Risk of COVID-19 in Dermatologic Patients on Long-term Immunomodulatory Therapy

UMMS Affiliation

School of Medicine

Publication Date


Document Type



Dermatology | Immunotherapy | Infectious Disease | Skin and Connective Tissue Diseases | Virus Diseases


As the COVID-19 pandemic has rapidly spread around the globe, concern has been raised regarding susceptibility of patients on immunomodulatory therapies to severe acute respiratory syndrome coronavirus-2 (SARS-CoV-2) infection. While general guidance has been put forth, data regarding infection rate and outcomes in immunosuppressed patients is still rare.1 Recent articles, including the work by Gisondi, et al, suggest that outcomes of patients on systemic immunomodulatory therapies infected with SARS-CoV-2 are similar to the general population.2 These findings may relate to the aberrant cytokine and inflammatory responses in severe COVID-19, which may be treated or partially blunted by cytokine-targeted therapy.3 Given the substantial outbreak of COVID-19 in our community, we tested whether, in addition to similar outcomes, patients on systemic immunomodulatory therapy had similar infection rates compared to the general population.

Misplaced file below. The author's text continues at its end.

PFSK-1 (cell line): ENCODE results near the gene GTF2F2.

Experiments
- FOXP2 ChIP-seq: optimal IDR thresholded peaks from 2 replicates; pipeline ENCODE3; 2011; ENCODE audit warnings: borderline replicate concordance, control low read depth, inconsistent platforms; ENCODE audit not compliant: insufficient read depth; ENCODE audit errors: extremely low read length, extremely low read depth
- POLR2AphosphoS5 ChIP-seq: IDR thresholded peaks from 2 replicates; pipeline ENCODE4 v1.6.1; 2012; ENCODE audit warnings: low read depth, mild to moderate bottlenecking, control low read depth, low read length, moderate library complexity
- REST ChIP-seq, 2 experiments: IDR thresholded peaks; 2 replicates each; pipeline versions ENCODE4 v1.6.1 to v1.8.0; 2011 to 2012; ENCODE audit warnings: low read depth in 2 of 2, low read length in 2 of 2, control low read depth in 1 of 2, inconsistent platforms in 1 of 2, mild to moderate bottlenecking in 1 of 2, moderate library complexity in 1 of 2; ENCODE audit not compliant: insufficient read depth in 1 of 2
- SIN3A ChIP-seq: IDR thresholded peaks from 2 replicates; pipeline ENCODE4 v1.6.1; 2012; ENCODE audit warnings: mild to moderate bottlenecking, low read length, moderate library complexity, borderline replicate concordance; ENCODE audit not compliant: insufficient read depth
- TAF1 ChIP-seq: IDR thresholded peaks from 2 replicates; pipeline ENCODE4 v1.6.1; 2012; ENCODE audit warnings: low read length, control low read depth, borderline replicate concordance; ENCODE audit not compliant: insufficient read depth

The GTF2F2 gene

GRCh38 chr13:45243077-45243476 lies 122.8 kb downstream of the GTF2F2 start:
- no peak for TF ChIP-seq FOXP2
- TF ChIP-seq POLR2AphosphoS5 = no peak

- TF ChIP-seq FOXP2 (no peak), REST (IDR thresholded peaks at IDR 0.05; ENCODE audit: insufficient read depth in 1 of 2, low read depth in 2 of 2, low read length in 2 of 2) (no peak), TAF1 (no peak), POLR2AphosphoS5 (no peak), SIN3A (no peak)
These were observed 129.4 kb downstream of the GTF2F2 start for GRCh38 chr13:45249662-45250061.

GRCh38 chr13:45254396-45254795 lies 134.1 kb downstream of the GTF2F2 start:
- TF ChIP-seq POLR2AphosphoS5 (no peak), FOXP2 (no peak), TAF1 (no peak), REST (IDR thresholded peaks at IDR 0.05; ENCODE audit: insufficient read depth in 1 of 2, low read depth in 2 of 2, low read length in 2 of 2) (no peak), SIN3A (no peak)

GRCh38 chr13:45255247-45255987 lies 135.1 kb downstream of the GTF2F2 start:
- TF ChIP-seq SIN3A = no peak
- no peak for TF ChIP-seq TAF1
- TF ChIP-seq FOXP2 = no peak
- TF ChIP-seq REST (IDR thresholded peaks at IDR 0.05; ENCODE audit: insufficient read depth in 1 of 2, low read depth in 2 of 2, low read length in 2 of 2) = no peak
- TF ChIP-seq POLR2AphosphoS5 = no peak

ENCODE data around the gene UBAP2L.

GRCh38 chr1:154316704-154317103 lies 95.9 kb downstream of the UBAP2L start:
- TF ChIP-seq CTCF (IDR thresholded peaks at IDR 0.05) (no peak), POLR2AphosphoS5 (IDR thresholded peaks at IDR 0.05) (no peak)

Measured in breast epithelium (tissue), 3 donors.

COVID-19, Dupilumab, IL-17 inhibitor, IL-23 inhibitor, IL12/23 inhibitor, Jak inhibitor, TNF alpha inhibitor, adalimumab, apremilast, biologics, coronavirus, cyclosporine, etanercept, guselkumab, immunosuppression, infliximab, ixekizumab, methotrexate, mycophenolate mofetil, risankizumab, secukinumab, tofacitinib, ustekinumab

DOI of Published Version



Holcomb ZE, Santillan MR, Morss-Walton PC, Salian P, Her MJ, Giannotti NM, Kimball AB, Porter ML. Risk of COVID-19 in Dermatologic Patients on Long-term Immunomodulatory Therapy. J Am Acad Dermatol. 2020 Jul 1:S0190-9622(20)32099-5. doi: 10.1016/j.jaad.2020.06.999. Epub ahead of print. PMID: 32622141; PMCID: PMC7329682. Link to article on publisher's site

Journal/Book/Conference Title

Journal of the American Academy of Dermatology

Related Resources

Link to Article in PubMed

PubMed ID